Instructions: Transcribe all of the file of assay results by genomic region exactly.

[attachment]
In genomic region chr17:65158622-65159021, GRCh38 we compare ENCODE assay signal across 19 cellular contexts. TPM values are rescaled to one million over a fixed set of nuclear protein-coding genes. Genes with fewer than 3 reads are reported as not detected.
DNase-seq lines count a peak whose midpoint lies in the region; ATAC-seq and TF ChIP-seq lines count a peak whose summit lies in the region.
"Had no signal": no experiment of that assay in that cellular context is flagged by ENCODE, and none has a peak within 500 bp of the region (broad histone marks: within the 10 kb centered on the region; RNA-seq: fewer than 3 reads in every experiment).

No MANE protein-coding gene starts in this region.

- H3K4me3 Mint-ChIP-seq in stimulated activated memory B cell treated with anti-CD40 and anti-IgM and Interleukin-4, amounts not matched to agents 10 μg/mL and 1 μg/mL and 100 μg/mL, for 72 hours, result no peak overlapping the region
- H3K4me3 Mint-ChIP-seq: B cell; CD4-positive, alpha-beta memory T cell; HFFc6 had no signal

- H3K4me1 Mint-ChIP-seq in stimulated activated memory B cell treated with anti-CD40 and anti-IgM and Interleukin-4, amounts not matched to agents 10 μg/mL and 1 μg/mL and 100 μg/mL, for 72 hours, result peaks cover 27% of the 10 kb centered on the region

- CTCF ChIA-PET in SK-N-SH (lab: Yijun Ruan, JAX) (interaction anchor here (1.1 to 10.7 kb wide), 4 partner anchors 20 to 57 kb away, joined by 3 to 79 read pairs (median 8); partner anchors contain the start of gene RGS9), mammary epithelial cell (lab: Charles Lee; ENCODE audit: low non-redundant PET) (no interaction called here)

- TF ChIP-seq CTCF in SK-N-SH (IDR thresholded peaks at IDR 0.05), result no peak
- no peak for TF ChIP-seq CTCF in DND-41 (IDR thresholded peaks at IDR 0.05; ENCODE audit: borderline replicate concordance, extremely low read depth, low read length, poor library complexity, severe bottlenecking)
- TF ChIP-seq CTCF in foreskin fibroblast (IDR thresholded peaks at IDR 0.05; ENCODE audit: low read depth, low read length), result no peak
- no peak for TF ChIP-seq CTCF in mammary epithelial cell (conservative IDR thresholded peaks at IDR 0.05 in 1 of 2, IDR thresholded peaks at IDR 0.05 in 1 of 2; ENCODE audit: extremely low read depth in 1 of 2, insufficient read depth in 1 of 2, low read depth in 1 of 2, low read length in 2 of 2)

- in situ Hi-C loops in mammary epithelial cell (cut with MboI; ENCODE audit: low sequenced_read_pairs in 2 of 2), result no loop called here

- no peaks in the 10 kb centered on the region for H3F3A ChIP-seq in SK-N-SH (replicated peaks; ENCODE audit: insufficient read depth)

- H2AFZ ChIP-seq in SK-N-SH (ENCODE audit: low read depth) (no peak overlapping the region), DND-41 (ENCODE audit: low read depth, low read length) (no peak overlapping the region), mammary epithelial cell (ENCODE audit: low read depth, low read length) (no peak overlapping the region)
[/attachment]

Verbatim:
In genomic region chr17:65158622-65159021, GRCh38 we compare ENCODE assay signal across 19 cellular contexts. TPM values are rescaled to one million over a fixed set of nuclear protein-coding genes. Genes with fewer than 3 reads are reported as not detected.
DNase-seq lines count a peak whose midpoint lies in the region; ATAC-seq and TF ChIP-seq lines count a peak whose summit lies in the region.
"Had no signal": no experiment of that assay in that cellular context is flagged by ENCODE, and none has a peak within 500 bp of the region (broad histone marks: within the 10 kb centered on the region; RNA-seq: fewer than 3 reads in every experiment).

No MANE protein-coding gene starts in this region.

- H3K4me3 Mint-ChIP-seq in stimulated activated memory B cell treated with anti-CD40 and anti-IgM and Interleukin-4, amounts not matched to agents 10 μg/mL and 1 μg/mL and 100 μg/mL, for 72 hours, result no peak overlapping the region
- H3K4me3 Mint-ChIP-seq: B cell; CD4-positive, alpha-beta memory T cell; HFFc6 had no signal

- H3K4me1 Mint-ChIP-seq in stimulated activated memory B cell treated with anti-CD40 and anti-IgM and Interleukin-4, amounts not matched to agents 10 μg/mL and 1 μg/mL and 100 μg/mL, for 72 hours, result peaks cover 27% of the 10 kb centered on the region

- CTCF ChIA-PET in SK-N-SH (lab: Yijun Ruan, JAX) (interaction anchor here (1.1 to 10.7 kb wide), 4 partner anchors 20 to 57 kb away, joined by 3 to 79 read pairs (median 8); partner anchors contain the start of gene RGS9), mammary epithelial cell (lab: Charles Lee; ENCODE audit: low non-redundant PET) (no interaction called here)

- TF ChIP-seq CTCF in SK-N-SH (IDR thresholded peaks at IDR 0.05), result no peak
- no peak for TF ChIP-seq CTCF in DND-41 (IDR thresholded peaks at IDR 0.05; ENCODE audit: borderline replicate concordance, extremely low read depth, low read length, poor library complexity, severe bottlenecking)
- TF ChIP-seq CTCF in foreskin fibroblast (IDR thresholded peaks at IDR 0.05; ENCODE audit: low read depth, low read length), result no peak
- no peak for TF ChIP-seq CTCF in mammary epithelial cell (conservative IDR thresholded peaks at IDR 0.05 in 1 of 2, IDR thresholded peaks at IDR 0.05 in 1 of 2; ENCODE audit: extremely low read depth in 1 of 2, insufficient read depth in 1 of 2, low read depth in 1 of 2, low read length in 2 of 2)

- in situ Hi-C loops in mammary epithelial cell (cut with MboI; ENCODE audit: low sequenced_read_pairs in 2 of 2), result no loop called here

- no peaks in the 10 kb centered on the region for H3F3A ChIP-seq in SK-N-SH (replicated peaks; ENCODE audit: insufficient read depth)

- H2AFZ ChIP-seq in SK-N-SH (ENCODE audit: low read depth) (no peak overlapping the region), DND-41 (ENCODE audit: low read depth, low read length) (no peak overlapping the region), mammary epithelial cell (ENCODE audit: low read depth, low read length) (no peak overlapping the region)